Homeowners can halt loan insurance sooner

Nation's Housing

New limits are placed on FHA, Fannie Mae mortgage insurance

April 25, 1999|By Kenneth R. Harney

THOUSANDS OF homeowners who now pay for monthly private mortgage insurance should be beneficiaries of sweeping new insurance-cancellation guidelines nearing completion at the country's two biggest sources of mortgage money -- Freddie Mac and Fannie Mae.

Neither company has announced its planned reforms. But the upshot of the changes will be to enable more homeowners to stop paying costly loan insurance premiums sooner than they can now. For some borrowers, the savings could exceed $1,000 to $1,200 a year. Here's what's about to happen, with formal announcements expected by early next month:

Freddie Mac plans to unilaterally extend consumer protections on private mortgage insurance (PMI) enacted by Congress last year to all insured loans in its multibillion-dollar portfolio.

Under the law, only new mortgages closed on or after July 29, 1999, have to be covered by Congress' automatic termination reforms.

Fannie Mae, for its part, plans to extend automatic termination rights to insured loans in its portfolio at the midpoint of the mortgage term (example: year 15 for a 30-year mortgage).

The Freddie Mac-Fannie Mae initiatives, outlined last week by officials at both firms, should be welcome news to PMI-paying borrowers who felt they were cut out of the Homeowners Protection Act o f 1998, the national PMI reform law. That statute was enacted after years of consumer complaints about routine overpayment of PMI premiums.

Private mortgage insurance -- currently paid by more than 5 million American homeowners -- is required by most lenders whenever a borrower's down payment is less than 20 percent. Premiums are paid by the homeowner, but the insurance coverage solely protects the lender against financial loss in the event of default or foreclosure. Premiums vary according to the size, type and perceived risk of each loan, but generally run from $500 a year to more than $1,200.

Lenders face only small risk of loss when a homeowner has a 20 percent or greater equity stake in a property. Yet for years, thousands of borrowers have been allowed to continue to pay PMI premiums indefinitely -- even when their equity exceeded 30 percent or more. They continued to pay because no one told them that the lender's economic risk was nil, and that they could ask the lender to terminate the insurance policy.

The Homeowners Protection Act sought to put an end to that.

Under the law, beginning July 29, all PMI-insured borrowers have to receive detailed disclosures and cancellation instructions from their lenders or mortgage servicers.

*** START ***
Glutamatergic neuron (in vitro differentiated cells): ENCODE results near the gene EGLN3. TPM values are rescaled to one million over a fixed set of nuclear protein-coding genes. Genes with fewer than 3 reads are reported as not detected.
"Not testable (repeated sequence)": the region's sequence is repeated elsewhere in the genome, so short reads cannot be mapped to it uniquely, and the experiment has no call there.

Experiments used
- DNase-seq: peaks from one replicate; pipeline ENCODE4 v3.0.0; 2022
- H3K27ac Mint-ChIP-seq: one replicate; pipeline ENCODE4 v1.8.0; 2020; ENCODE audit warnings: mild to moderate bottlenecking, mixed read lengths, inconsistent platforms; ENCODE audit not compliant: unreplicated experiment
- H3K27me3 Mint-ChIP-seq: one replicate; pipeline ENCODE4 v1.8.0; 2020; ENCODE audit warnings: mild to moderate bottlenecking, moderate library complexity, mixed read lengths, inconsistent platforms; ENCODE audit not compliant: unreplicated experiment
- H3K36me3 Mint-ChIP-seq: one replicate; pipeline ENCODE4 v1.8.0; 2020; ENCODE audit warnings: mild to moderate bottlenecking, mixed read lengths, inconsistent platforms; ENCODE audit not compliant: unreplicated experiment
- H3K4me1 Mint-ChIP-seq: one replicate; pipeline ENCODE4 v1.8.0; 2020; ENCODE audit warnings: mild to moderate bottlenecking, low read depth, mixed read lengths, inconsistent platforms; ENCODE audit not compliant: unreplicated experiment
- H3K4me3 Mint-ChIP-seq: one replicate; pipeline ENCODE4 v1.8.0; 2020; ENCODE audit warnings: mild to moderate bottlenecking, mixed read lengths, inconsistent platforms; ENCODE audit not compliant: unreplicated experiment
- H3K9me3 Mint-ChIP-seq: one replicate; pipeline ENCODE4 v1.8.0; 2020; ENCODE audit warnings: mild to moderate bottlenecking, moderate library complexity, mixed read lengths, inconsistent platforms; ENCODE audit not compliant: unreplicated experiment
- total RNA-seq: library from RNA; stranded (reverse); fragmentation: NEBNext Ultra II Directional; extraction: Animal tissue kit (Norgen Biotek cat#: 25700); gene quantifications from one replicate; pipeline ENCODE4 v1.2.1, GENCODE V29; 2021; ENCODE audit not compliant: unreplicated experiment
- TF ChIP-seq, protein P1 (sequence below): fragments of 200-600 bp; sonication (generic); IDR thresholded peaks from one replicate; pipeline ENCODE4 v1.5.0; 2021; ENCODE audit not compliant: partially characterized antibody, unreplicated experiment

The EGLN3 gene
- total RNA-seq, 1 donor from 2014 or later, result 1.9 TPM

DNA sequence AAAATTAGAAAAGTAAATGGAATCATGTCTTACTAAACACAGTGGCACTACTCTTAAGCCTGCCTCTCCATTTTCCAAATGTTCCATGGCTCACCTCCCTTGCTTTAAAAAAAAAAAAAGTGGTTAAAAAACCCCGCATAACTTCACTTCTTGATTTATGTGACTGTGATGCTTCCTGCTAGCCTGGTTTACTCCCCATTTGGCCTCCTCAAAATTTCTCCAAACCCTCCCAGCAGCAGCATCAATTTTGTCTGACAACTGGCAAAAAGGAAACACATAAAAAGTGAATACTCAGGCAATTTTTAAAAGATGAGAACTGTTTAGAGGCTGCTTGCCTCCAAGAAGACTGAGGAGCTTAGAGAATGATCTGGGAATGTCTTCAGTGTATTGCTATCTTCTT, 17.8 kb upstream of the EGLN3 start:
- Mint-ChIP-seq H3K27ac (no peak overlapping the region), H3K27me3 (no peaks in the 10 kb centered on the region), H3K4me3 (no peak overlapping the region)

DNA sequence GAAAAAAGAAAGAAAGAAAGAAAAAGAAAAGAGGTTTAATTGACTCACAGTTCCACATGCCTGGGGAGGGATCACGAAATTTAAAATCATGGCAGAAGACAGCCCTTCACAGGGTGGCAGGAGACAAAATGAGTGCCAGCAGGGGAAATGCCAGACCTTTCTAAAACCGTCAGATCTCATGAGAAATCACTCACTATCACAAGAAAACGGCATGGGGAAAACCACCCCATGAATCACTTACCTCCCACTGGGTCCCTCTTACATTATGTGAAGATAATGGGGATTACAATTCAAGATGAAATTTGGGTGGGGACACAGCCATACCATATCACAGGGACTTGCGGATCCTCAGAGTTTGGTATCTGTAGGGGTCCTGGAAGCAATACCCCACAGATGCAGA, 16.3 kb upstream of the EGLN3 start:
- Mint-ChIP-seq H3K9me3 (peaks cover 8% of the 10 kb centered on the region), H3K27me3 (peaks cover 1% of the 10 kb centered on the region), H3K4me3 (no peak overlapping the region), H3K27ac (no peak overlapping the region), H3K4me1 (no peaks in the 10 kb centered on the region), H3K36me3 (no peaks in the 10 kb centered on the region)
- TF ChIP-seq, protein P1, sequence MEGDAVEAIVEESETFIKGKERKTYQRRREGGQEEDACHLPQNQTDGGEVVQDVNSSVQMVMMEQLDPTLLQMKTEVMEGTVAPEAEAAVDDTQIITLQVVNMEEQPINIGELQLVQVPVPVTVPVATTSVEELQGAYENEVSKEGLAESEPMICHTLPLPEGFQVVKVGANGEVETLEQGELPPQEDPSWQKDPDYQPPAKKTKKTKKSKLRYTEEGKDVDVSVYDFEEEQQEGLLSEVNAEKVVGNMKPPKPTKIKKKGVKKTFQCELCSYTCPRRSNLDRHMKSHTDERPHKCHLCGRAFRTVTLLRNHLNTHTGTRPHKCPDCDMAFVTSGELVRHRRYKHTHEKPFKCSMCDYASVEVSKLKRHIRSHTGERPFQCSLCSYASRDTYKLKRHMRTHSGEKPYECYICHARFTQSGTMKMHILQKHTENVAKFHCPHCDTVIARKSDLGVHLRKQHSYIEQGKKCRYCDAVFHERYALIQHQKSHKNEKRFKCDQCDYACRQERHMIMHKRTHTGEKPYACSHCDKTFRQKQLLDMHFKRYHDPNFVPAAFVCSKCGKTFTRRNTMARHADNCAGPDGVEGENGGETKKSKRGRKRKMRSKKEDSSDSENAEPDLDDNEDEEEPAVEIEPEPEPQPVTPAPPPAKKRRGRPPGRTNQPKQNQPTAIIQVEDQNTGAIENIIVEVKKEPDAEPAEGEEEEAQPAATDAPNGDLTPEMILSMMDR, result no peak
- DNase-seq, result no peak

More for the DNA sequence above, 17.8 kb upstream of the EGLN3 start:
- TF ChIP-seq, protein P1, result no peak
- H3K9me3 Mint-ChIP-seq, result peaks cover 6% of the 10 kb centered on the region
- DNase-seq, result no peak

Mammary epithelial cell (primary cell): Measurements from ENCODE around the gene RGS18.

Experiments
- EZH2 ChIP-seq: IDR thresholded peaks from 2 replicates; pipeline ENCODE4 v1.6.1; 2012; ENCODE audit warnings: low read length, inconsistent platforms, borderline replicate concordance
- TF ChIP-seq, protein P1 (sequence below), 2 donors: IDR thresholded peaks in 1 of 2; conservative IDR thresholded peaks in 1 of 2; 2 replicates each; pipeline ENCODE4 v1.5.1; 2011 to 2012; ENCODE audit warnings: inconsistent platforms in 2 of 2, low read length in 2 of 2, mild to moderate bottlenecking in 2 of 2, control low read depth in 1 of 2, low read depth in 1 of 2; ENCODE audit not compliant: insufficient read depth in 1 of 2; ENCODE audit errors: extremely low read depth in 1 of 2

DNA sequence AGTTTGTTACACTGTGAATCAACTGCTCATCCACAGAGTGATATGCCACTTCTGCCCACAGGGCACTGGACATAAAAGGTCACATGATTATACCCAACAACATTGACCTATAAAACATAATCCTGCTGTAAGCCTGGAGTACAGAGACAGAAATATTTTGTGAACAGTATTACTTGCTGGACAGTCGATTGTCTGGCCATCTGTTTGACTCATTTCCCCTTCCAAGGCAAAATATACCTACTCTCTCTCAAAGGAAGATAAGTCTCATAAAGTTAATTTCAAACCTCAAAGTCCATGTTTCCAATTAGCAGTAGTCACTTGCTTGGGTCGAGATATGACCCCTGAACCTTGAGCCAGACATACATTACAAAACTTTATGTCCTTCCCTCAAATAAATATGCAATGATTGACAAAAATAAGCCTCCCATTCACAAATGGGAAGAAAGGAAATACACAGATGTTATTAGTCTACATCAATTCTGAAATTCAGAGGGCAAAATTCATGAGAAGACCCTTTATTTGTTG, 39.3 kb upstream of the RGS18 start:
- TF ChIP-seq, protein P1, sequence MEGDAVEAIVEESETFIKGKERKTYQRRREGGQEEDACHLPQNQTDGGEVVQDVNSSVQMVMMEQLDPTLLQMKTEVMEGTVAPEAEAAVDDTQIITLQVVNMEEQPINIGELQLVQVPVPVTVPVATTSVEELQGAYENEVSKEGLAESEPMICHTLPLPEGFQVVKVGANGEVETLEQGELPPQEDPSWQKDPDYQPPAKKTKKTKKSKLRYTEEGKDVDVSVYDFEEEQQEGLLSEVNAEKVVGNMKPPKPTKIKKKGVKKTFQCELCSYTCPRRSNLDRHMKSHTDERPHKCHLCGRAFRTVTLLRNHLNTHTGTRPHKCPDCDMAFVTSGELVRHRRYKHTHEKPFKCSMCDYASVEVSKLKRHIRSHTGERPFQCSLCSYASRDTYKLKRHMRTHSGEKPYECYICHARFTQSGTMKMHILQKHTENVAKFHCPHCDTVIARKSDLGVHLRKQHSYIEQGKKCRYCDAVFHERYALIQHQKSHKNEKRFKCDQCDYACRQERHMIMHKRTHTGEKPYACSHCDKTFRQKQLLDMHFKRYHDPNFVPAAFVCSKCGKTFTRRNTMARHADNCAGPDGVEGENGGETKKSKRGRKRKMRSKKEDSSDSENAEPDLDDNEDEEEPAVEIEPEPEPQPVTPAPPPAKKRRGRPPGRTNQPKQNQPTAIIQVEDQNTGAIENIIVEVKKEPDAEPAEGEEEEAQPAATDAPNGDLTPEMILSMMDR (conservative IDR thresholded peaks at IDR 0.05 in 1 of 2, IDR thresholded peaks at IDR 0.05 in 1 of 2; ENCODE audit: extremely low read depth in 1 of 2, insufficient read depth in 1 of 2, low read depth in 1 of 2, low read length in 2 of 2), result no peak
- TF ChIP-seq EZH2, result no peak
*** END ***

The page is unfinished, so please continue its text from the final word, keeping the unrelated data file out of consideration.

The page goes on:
All new home loans closed on or after July 29 will also be eligible for automatic cancellation by the lender -- no request from the consumer will be necessary -- when the loan balance has been amortized down to 78 percent of the original property value. Lenders will also be required to refund all "unearned" PMI premiums. They will have 45 days after insurance terminates to repay any premiums they collected from borrowers for coverage beyond the insurance termination date.

The law also allows borrowers with good repayment records to request cancellation of PMI when their principal balance has been paid down to 80 percent of the original property value. If the lender has a written policy permitting cancellation, homeowners may be able to demonstrate through an appraisal, that because of market appreciation, they now have a 20 percent or greater equity stake in the house.

One of the big drawbacks of the 1998 law from a consumer perspective was its emphasis on new borrowers rather than on the 5 million-plus current PMI-paying homeowners. That's why the forthcoming PMI reforms from Fannie Mae and Freddie Mac are so significant: Between themselves, the two giant companies own the lion's share of all PMI-insured mortgages in the country. As the largest beneficiaries of PMI coverage, their guidelines on when and how cancellations occur are crucial to consumers.

If their final reforms emerge as outlined last week, homeowners whose loans currently are owned by Freddie Mac will have their premium payments terminated automatically once their loan balance meets the congressional 78 percent of original value test, or at the midpoint of the loan term. Mortgage companies who service Freddie Mac can implement the change immediately or no later than Jan. 2, 2001.

Borrowers whose loans are owned by Fannie Mae will have premium payments terminated automatically at the midpoint of their loan terms. Servicers will have until Dec. 30, 2000, to adopt the Fannie Mae reform.

Both corporations say they will continue their current cancellation-by-request policies for borrowers with good payment histories who can demonstrate by appraisal that their equity stake is 20 percent or higher.

Kenneth R. Harney is a syndicated columnist. Send letters care of the Washington Post Writers Group, 1150 15th St. N.W., Washington, D.C. 20071.

Pub Date: 4/25/99

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